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Brain Res. 2007 Dec 12;1184:295-305. Epub 2007 Sep 22.

Regional differences in the effects of withdrawal from repeated cocaine upon Homer and glutamate receptor expression: a two-species comparison.

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  • 1Behavioral and Neural Genetics Laboratory, Department of Psychology and the Neuroscience Research Institute, University of California at Santa Barbara, Santa Barbara, CA 93106-9660, USA.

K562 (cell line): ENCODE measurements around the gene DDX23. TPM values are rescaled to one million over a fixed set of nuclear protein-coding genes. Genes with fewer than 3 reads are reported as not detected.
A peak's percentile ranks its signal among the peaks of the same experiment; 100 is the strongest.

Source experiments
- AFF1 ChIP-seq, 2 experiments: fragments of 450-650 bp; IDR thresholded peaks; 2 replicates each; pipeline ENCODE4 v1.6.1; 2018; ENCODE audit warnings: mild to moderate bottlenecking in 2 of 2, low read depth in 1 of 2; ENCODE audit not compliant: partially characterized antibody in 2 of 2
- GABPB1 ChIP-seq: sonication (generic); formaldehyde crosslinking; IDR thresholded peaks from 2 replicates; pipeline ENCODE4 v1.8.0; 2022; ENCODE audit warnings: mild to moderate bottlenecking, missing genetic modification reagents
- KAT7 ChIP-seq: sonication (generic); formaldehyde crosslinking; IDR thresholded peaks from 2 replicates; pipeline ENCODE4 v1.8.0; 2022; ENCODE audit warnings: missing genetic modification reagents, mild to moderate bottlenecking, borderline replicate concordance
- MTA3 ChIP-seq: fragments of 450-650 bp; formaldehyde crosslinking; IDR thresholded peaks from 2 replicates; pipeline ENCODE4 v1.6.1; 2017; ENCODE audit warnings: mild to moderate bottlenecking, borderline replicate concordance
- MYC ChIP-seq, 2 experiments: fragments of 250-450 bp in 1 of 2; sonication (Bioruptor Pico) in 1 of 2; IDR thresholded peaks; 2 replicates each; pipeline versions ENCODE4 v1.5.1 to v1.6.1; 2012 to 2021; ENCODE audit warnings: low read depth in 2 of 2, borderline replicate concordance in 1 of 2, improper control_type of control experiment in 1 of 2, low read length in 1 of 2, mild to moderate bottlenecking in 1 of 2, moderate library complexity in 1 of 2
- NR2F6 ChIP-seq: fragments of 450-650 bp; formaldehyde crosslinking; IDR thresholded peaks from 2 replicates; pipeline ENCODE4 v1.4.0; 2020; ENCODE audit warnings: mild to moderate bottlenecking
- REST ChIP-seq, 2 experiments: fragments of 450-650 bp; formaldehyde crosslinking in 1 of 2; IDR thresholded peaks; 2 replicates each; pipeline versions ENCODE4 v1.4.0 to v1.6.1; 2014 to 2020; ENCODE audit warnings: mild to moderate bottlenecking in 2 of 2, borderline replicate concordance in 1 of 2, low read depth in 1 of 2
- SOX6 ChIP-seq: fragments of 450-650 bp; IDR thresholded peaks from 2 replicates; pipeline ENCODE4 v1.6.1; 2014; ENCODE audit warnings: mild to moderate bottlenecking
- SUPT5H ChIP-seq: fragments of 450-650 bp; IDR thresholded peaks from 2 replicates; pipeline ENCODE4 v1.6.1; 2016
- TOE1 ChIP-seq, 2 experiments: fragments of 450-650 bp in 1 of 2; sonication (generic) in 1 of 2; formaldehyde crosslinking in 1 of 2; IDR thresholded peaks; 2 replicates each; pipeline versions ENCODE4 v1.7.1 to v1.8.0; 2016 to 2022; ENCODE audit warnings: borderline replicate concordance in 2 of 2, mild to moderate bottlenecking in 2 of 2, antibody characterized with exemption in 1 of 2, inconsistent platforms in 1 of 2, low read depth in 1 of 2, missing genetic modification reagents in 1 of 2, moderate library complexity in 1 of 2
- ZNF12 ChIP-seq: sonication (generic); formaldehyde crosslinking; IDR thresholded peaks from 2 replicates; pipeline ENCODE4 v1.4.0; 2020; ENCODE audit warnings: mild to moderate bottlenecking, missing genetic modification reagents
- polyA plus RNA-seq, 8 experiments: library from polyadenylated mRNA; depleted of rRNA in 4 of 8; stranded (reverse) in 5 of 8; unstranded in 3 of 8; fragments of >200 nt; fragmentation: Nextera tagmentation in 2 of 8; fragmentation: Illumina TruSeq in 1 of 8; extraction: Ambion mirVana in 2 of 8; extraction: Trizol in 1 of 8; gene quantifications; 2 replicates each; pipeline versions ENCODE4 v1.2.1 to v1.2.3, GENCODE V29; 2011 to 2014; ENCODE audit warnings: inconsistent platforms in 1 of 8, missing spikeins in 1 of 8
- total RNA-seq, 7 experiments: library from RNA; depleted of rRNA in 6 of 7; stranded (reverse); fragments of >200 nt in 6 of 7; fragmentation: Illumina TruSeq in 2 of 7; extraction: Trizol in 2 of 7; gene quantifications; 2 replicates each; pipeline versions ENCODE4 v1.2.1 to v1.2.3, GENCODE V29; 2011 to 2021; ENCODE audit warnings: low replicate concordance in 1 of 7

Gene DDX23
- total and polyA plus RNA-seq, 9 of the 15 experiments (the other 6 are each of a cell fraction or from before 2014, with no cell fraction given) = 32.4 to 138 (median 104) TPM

The constitutively expressed (CC) Homer protein Homer2a/b actively regulates behavioral and neurochemical sensitivity to cocaine in both rats and mice. The present study employed standard immunoblotting techniques to compare the effects of withdrawal from repeated cocaine (7 x 30 mg/kg) upon the protein expression of Homer2a/b with a related CC-Homer protein Homer1b/c, as well as their associated glutamate receptors, within brain regions implicated in cocaine addiction. To determine whether or not the observed cocaine-induced changes in Homer and glutamate receptor expression generalized across mammalian species, immunoblotting was conducted on tissue derived from both male Sprague-Dawley rats and male C57BL/6J mice. In both species, withdrawal from repeated cocaine administration down-regulated Homer1b/c and Homer2a/b within the shell, but not the core, of the nucleus accumbens (NAC), and the reduced Homer levels were accompanied by decreases in mGluR1a, NR2a and NR2b. In the PFC, repeated cocaine up-regulated Homer2a/b, mGluR1 and NR2b expression, without affecting Homer1b/c levels. Cocaine-induced increases in Homer1b/c, Homer2a/b, mGluR1a and NR2a were observed in the hippocampus of both rats and mice, while in dorsal striatum, NR2a levels were elevated but Homer and Group1 mGluR levels were unchanged. Thus, withdrawal from repeated cocaine alters the expression of CC-Homer isoforms and their associated glutamate receptors in a regionally-distinct manner. As CC-Homer proteins, Group1 mGluRs and NMDA receptors actively regulate cocaine-induced neuroplasticity in vivo, these data support the hypothesis that cocaine-induced changes in mGluR-Homer-NMDA signaling pathways may be important neuroadaptations mediating the enduring changes in behavior produced by repeated cocaine experience.

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